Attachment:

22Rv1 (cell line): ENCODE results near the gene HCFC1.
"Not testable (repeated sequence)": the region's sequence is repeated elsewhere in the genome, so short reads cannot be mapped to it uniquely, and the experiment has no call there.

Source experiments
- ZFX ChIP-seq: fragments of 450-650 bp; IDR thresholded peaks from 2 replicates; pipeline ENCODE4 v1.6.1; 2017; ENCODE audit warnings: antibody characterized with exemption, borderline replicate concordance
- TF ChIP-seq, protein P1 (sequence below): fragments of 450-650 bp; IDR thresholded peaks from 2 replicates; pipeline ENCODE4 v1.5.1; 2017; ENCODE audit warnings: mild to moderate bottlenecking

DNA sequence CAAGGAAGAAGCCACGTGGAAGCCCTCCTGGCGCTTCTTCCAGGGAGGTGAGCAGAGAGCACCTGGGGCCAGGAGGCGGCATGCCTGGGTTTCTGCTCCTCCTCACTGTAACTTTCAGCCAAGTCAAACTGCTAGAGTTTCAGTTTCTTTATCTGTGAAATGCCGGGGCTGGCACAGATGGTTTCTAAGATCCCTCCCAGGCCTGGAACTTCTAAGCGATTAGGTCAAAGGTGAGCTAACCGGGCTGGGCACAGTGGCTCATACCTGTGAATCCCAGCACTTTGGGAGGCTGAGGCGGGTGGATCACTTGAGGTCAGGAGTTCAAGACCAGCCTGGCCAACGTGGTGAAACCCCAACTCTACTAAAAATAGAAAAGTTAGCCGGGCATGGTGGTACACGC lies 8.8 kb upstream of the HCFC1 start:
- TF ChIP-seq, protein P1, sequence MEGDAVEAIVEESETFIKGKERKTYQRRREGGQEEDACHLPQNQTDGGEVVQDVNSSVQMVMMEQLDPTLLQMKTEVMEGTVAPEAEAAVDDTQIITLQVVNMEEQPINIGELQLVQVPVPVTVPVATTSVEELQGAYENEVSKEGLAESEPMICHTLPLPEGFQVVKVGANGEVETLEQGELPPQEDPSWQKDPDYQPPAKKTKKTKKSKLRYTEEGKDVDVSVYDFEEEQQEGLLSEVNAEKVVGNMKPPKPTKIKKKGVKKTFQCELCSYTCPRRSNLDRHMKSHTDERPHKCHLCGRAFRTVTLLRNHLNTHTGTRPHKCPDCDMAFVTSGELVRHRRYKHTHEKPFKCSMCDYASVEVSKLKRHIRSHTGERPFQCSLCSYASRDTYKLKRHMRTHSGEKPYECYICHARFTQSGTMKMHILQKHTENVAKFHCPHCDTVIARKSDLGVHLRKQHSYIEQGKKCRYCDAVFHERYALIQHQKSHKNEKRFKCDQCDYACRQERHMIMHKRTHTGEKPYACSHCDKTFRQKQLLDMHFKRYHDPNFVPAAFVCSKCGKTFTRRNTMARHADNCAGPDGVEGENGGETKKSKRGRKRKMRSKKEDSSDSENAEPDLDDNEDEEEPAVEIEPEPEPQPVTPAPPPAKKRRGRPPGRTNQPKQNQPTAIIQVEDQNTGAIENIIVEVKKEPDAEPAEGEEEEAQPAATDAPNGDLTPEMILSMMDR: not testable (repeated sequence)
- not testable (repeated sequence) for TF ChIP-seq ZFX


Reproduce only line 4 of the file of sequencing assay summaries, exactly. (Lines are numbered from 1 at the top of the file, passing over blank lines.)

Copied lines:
- ZFX ChIP-seq: fragments of 450-650 bp; IDR thresholded peaks from 2 replicates; pipeline ENCODE4 v1.6.1; 2017; ENCODE audit warnings: antibody characterized with exemption, borderline replicate concordance